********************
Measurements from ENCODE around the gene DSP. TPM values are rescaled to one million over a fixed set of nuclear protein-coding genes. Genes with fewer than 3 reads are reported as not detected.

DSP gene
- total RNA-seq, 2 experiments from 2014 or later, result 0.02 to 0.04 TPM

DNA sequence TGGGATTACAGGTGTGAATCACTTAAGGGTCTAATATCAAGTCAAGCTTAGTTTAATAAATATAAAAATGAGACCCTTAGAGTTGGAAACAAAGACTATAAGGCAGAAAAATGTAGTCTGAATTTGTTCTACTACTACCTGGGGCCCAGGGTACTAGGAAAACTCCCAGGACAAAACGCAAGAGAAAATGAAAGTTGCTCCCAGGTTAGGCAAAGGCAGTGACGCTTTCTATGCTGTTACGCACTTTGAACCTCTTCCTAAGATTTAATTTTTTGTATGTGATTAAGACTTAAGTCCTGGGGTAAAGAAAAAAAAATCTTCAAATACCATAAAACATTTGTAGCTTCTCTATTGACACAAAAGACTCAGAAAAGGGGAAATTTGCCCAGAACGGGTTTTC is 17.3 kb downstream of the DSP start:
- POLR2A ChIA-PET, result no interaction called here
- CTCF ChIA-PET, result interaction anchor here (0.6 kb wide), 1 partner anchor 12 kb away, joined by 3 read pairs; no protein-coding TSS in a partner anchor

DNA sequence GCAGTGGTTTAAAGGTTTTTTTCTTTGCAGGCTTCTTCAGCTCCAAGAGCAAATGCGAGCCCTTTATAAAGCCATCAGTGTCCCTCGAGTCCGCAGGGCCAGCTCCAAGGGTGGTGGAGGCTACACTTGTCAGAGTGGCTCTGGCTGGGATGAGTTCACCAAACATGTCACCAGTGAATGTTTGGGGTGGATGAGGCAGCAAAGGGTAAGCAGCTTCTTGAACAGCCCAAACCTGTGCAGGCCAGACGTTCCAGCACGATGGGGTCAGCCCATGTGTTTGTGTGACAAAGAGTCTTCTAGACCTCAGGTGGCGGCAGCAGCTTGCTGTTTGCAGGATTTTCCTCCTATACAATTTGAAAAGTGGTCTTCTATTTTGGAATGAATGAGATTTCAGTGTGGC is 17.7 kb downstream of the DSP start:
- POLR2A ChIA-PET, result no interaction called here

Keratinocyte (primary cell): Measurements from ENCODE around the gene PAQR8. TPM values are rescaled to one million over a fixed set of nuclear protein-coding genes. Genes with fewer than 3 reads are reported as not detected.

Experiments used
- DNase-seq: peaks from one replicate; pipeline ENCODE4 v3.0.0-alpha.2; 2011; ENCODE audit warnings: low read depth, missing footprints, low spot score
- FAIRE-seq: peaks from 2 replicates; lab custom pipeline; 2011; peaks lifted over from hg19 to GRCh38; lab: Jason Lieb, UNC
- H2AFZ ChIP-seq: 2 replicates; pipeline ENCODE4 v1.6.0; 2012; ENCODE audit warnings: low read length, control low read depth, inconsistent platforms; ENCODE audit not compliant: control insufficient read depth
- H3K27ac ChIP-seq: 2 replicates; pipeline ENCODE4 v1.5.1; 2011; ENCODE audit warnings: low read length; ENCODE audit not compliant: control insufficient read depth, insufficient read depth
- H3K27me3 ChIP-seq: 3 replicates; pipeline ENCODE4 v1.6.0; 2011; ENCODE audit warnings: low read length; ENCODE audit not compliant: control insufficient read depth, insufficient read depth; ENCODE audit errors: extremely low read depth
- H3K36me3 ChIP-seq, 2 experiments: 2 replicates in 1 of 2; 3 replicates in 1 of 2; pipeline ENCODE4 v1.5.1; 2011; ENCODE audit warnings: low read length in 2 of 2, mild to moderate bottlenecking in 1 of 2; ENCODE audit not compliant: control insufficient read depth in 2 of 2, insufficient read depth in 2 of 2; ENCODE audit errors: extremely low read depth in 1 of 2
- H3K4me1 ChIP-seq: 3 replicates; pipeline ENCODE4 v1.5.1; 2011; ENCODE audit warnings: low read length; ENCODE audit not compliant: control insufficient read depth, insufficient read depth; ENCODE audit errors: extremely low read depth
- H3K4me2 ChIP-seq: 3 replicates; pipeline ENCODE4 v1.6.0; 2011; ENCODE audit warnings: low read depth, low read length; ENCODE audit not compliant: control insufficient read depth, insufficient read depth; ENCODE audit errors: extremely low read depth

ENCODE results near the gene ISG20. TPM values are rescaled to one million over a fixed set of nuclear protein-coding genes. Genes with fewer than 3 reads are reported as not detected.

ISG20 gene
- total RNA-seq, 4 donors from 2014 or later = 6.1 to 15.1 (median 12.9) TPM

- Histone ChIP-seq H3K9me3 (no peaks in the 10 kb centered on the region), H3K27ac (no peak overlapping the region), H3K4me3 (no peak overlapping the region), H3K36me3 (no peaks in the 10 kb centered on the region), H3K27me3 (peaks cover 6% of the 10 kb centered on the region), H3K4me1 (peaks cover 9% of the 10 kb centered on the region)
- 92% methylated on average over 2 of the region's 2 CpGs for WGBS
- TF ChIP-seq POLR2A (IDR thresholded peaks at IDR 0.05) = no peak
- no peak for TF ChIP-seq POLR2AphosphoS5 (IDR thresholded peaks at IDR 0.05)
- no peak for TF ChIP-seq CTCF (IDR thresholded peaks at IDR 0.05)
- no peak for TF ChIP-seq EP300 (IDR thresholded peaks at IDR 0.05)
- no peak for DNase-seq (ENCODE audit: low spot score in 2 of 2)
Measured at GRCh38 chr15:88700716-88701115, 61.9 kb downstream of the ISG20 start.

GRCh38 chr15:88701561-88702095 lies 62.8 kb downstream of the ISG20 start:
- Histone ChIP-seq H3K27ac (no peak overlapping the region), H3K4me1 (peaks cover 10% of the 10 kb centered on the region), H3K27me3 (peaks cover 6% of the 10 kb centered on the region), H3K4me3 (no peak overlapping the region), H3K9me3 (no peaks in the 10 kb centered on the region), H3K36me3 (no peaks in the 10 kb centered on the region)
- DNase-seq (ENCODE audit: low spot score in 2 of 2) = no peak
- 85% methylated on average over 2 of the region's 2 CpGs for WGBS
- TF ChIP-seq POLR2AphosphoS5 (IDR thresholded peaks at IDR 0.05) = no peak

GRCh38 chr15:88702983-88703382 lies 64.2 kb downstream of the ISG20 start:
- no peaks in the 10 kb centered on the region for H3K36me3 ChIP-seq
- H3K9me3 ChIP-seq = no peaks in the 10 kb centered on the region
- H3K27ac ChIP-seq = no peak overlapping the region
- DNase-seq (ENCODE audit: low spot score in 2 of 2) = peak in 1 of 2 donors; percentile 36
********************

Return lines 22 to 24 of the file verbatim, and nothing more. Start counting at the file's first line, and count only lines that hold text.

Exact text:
- Histone ChIP-seq H3K9me3 (no peaks in the 10 kb centered on the region), H3K27ac (no peak overlapping the region), H3K4me3 (no peak overlapping the region), H3K36me3 (no peaks in the 10 kb centered on the region), H3K27me3 (peaks cover 6% of the 10 kb centered on the region), H3K4me1 (peaks cover 9% of the 10 kb centered on the region)
- 92% methylated on average over 2 of the region's 2 CpGs for WGBS
- TF ChIP-seq POLR2A (IDR thresholded peaks at IDR 0.05) = no peak